Back to School Safety Tips for Truck Drivers

As it always happens, summer has passed too quickly and over 56 million children go back to school. The daily school routine is hectic for parents which means the roads will be even busier with drivers that could be distracted with other things other than paying attention to the road. Taking their eyes off the road for a split second will increase the likelihood of an incident occurring. In addition, millions of children walk and ride their bikes to school each day. With all this commotion, it is now more important than ever for truck drivers to be extremely careful.

Despite taking all the precautions, accidents happen sometimes and we have no control over them. But being a victim of any such accident demands contacting an injury lawyer at Tom Fowler Law or similar firms to receive the compensation, the victim is entitled to. It would at least help the child’s family take care of the medical expenses while the child heals.

It is, however true that most drivers do not drive in residential areas but it is also true that most schools and school buses are not located within neighborhoods. That’s why it’s a good idea to remember some basic rules of the road while traveling in and around school zones and school buses. These highlighted rules are below.

It is important to note that there were 264 school-age children killed in school-transportation-related crashes between 2008 and 2017. Approximately 200 of these children were killed walking or biking, waiting for the bus or riding in another vehicle.

By following some basic guidelines, you can do your part to keep kids safe.

1. Watch your speed

It may sound simple, but slowing down in school areas can be a big step in the right direction for drivers of semi-trucks. Whenever you come across a warning or safety sign, slowing down is considered to be a prudent option (for signs, look what I found here). According to the Department of Transportation, a passenger vehicle weighing 4,000 pounds, traveling under ideal conditions at a speed of 65 miles per hour would take 316 feet to stop (nearly the length of a football field). A fully-loaded tractor-trailer weighing 80,000 pounds traveling under ideal conditions at a speed of 65 miles per hour, however, will take 525 feet to stop (almost the length of two football fields). Be on the lookout for school zones, which often have much lower speed limits. This is especially the case before and after school. Most school zones are marked with a sign that contains flashing lights during specific hours.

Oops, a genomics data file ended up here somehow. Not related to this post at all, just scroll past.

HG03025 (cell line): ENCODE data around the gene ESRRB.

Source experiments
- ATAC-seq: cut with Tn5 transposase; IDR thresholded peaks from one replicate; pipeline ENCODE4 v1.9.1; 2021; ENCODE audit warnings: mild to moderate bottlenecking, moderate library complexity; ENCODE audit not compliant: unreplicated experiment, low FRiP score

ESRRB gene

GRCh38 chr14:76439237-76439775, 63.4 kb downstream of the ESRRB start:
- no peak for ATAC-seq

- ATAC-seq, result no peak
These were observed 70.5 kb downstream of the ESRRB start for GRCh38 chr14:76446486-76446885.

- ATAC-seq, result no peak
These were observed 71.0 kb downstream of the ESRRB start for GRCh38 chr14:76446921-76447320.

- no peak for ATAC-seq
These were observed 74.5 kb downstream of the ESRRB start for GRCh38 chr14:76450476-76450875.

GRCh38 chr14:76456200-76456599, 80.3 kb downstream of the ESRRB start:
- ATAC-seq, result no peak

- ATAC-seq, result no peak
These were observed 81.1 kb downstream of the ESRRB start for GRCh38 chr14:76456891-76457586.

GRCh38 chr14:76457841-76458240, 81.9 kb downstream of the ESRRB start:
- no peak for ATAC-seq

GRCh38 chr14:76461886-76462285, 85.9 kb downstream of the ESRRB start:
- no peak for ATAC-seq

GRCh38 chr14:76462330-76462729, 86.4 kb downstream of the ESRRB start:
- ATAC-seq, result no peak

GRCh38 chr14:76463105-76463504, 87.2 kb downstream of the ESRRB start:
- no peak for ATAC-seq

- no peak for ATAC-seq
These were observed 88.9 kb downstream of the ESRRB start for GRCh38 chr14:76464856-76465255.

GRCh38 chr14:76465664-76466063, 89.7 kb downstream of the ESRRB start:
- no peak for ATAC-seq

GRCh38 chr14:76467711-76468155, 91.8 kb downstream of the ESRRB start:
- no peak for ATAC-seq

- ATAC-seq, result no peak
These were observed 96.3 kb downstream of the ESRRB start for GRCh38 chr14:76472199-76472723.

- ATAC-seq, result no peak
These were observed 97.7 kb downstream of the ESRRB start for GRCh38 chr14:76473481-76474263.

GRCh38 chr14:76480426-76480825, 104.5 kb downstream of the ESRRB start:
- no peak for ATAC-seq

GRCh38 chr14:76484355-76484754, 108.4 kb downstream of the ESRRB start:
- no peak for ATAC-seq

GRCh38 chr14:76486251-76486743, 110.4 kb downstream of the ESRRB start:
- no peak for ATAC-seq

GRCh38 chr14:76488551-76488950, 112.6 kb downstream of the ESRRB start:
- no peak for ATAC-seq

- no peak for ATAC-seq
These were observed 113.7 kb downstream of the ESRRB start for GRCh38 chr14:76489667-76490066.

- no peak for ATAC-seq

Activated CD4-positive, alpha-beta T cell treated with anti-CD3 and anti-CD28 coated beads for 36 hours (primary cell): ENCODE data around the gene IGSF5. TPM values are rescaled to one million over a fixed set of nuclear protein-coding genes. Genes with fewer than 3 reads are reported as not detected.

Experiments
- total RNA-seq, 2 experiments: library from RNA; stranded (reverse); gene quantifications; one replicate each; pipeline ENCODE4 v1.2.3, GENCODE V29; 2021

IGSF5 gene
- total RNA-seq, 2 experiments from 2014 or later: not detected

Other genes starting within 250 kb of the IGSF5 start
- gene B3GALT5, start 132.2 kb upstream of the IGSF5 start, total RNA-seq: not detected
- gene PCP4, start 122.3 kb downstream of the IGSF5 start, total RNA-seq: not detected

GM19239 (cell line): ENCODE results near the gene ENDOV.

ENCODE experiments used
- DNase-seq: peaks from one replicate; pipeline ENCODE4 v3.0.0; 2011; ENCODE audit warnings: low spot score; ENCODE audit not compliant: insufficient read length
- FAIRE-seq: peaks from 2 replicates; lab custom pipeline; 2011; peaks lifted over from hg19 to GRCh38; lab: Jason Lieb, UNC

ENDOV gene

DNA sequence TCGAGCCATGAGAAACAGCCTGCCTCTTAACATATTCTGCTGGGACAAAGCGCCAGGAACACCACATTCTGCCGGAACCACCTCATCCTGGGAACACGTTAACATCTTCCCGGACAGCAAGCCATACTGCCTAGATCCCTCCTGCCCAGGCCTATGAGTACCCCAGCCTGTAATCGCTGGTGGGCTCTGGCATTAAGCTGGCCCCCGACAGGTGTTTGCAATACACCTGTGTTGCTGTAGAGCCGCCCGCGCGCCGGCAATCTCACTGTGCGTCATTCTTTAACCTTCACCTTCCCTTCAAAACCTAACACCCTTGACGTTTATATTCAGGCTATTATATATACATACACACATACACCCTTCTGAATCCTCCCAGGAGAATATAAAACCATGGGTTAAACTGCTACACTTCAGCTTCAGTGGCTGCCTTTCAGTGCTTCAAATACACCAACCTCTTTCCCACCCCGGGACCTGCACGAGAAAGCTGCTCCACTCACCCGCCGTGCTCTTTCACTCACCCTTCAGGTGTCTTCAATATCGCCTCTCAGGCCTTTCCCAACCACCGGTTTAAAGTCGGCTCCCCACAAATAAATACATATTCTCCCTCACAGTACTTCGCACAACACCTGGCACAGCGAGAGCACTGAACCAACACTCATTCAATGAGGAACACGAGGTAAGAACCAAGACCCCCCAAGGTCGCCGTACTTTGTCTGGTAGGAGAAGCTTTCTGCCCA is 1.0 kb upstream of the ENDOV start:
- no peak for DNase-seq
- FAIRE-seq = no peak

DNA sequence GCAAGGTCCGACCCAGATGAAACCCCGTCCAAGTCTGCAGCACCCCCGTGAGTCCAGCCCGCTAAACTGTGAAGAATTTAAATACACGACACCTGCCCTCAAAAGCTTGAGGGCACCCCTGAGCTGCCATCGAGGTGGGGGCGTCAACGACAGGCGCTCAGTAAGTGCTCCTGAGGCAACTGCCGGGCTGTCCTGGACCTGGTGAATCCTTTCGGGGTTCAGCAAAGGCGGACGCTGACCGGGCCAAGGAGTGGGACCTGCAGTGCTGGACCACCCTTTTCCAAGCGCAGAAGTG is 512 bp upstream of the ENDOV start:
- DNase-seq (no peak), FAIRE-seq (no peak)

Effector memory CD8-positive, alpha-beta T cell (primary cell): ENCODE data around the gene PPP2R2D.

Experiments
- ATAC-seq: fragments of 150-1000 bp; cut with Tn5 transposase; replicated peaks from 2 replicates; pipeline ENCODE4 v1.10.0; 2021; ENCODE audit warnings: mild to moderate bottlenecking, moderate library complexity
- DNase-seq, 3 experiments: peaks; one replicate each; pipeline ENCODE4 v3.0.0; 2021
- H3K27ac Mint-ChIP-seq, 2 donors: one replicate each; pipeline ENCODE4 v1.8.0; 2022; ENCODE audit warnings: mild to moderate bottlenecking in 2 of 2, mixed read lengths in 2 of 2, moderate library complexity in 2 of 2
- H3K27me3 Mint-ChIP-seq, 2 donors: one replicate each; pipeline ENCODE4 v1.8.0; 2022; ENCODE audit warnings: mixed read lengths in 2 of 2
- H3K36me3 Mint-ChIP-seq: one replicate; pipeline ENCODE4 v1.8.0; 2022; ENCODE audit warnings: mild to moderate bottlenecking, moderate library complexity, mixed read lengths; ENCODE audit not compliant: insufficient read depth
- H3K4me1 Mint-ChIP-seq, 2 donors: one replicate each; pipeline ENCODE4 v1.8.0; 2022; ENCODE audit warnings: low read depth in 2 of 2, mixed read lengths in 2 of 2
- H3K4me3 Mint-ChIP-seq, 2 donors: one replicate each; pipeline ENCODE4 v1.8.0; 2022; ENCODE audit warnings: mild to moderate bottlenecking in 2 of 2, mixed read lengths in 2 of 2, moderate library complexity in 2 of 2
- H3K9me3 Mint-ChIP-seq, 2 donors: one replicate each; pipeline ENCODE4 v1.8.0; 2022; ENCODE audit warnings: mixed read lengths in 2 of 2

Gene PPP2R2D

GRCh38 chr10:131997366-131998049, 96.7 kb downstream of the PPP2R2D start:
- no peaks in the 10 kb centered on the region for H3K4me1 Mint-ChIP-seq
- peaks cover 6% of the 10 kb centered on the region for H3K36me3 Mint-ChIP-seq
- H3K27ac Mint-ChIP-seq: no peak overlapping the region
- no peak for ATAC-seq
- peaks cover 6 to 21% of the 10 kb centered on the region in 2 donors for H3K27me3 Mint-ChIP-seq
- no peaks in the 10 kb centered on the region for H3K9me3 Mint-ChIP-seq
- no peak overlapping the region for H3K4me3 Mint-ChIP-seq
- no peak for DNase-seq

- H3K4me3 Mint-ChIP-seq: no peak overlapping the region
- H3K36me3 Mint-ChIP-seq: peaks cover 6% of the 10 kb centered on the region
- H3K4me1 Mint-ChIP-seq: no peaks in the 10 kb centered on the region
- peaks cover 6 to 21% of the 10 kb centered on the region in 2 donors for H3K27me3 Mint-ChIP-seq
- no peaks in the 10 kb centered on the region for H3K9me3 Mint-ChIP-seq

2. Be alert for buses

It can be frustrating for drivers to be stuck behind a school bus that makes frequent stops. It’s essential, though, that you don’t pass a bus as it’s picking up children to take them to school or dropping them off after school. It is illegal in every state in this country to pass a bus stopped with its stop arm extended and lights flashing. Try to stay farther behind a bus than you would another vehicle. This gives you more time to stop when necessary. Many experts point out that the ten feet around a school bus is the most dangerous for children.

3. Say alert in school zones

Before and after school, a lot of children walk or ride their bike. Not all of them utilize the appropriate crosswalks, making it dangerous for drivers in the area. Be especially alert near schools, and keep your eyes on the road at all times. Follow the signs of school crossing guards, even if you’re in a hurry. If you drive in a neighborhood around the time children are dismissed from school, watch for kids playing in and around the street.

4. Plan your route accordingly

If you know you’re going to be driving near a school during the typical arrival or dismissal times, give yourself extra time to reach your destination. Use major highways and interstates rather than residential routes, even in towns and cities with colleges and/or universities.

Here are some additional back to school safety tips, courtesy of the National Safety Council:

• Don’t block the crosswalk when stopped at a red light or waiting to make a turn, forcing pedestrians to go around you; this could put them in the path of moving traffic.

• In a school zone when flashers are blinking, stop and yield to pedestrians crossing the crosswalk or intersection.

• Don’t honk or rev your engine to scare a pedestrian, even if you have the right of way.

• Never pass a vehicle stopped for pedestrians.

• Always use extreme caution to avoid striking pedestrians wherever they may be, no matter who has the right of way.